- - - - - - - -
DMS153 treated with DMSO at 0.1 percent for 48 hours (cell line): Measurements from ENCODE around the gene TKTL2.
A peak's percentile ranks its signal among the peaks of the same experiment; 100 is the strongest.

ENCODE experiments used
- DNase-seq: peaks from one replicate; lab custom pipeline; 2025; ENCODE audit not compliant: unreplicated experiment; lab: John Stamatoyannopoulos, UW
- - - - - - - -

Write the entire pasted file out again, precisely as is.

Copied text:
DMS153 treated with DMSO at 0.1 percent for 48 hours (cell line): Measurements from ENCODE around the gene TKTL2.
A peak's percentile ranks its signal among the peaks of the same experiment; 100 is the strongest.

ENCODE experiments used
- DNase-seq: peaks from one replicate; lab custom pipeline; 2025; ENCODE audit not compliant: unreplicated experiment; lab: John Stamatoyannopoulos, UW